On a sunny weekend this fall, with the
fall foliage at its peak, Pheasant Ridge
Shooting Preserve in Greenwich celebrated
its 20th anniversary.
Participants came from New York City,
Virginia, Pennsylvania, Massachusetts,
North Carolina, Connecticut and Alberta,
Canada, as well as the surrounding counties
for the challenging 250 bird “continental”
shoot, said preserve owner Virginia Mallon.
In the foothills of the Adirondacks between
Saratoga Springs and Manchester,
Vt., Pheasant Ridge is an exclusive hunting
preserve which specializes in English-style
continental pheasant hunts with champion
retriever dogs from the Dogs for All Seasons
After coffee and homemade pastries, Mallon began the day with the participants warming up their guns on clay pigeons, launched from a battery of machines set up at the back of Pheasant Ridge’s 100 acres. When the clays were gone, the shooters returned to the barn for more cartridges and a final safety briefing. Then each gun took his assigned position, or peg, to await the real thing.
After every release of pheasants, shooters change pegs, so that by the end of the event, everyone has shot from each of 12 positions arranged in a large irregular circle on a wooded hillside, the owner said.
She explained each position has two guns assigned to it, who then have to decide: Take turns like gentlemen; shoot together, to improve the odds; or try to beat each other to the punch? The pheasants fly fast and high above the trees, and many escape untouched. Those that are brought down later wind up as food on the shooters’ tables.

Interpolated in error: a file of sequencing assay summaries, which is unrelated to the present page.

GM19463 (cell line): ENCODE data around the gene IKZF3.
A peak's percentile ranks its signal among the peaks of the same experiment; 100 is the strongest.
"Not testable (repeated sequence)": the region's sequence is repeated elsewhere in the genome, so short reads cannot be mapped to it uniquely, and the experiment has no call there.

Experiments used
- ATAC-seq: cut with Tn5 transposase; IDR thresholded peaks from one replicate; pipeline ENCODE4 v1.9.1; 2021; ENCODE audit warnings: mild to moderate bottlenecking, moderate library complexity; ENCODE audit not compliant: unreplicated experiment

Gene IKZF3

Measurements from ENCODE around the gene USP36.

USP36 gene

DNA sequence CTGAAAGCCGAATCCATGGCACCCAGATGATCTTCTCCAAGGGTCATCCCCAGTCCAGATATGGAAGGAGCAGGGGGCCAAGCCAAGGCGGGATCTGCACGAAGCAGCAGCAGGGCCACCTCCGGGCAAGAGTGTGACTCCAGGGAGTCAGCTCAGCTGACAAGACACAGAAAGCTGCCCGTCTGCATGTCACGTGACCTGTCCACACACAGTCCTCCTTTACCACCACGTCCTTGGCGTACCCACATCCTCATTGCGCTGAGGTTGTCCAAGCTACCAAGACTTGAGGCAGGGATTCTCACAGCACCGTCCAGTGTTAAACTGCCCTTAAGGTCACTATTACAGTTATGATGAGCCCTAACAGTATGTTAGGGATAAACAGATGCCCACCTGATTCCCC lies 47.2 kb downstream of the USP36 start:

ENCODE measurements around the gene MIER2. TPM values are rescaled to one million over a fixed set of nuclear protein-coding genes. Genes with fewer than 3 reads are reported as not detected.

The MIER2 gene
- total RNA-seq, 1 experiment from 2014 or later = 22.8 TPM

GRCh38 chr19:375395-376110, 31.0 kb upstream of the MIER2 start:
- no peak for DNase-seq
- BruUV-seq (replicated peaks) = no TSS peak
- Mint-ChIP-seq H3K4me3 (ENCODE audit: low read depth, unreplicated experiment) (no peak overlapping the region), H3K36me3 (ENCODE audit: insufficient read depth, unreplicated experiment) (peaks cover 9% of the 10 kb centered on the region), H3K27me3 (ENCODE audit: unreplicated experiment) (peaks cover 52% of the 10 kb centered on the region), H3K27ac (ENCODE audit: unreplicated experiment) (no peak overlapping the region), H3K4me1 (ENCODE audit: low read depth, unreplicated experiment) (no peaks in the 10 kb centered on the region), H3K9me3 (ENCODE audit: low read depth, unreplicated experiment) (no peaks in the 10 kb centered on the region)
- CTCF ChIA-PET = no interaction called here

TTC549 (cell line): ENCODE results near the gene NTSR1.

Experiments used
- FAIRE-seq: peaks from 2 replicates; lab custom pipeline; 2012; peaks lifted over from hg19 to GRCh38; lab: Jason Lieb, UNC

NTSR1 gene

When the last feather had floated to earth, the hunters gathered with family and friends for lunch catered by Boneyard BBQ in Greenwich.
The special day ended with a dress dinner in Pheasant Ridge’s newly renovated 19th century gallery barn. Mallon took the occasion to thank her regulars, the guests and volunteers who have “contributed so much to our success for the past 20 years.”
Mallon is a former Pan American Airways executive who moved to Greenwich in 1992 and hosted her first “Vintager” shoot a year later. Her volunteer “gamekeepers,” Randy Croote and Steve Donbeck, of Saratoga County, have been with her ever since, manning the clay-pigeon throwers and working with the participants to encourage good sportsmanship and safe shooting.
Other regulars include “Shooting Sportsman” magazine editor-at-large Silvio Calabi, Pheasant Ridge’s master of the hunt for 18 years, and Beth Anthony, who has been involved with the club’s operations and catering functions for the past 15 years.
“We live on the coast of Maine,” Calabi said. “It’s a long drive, but my wife and I love coming over here every October. The scenery is magnificent and, more to the point, we’ve become close friends with Virginia and many of her regular clients.”
“Each season, Virginia has improved something here, whether it’s renovating the barns, clearing the stone walls and walking trails, or making the shooting a bit more sporting. Pheasant Ridge has become of one of the best shoots in the Northeast,” he added.
Pheasant Ridge offers novice and veteran hunters the opportunity to participate in a driven-style continental hunt from mid-September to mid-November. It offers private pheasant shoots for hunting parties and even your company’s corporate retreat. Open hunting events are also scheduled for public participation.
For more information, visit www.pheasantridgehuntingpreserve.com.
Photo Courtesy of Pheasant Ridge Shooting Preserve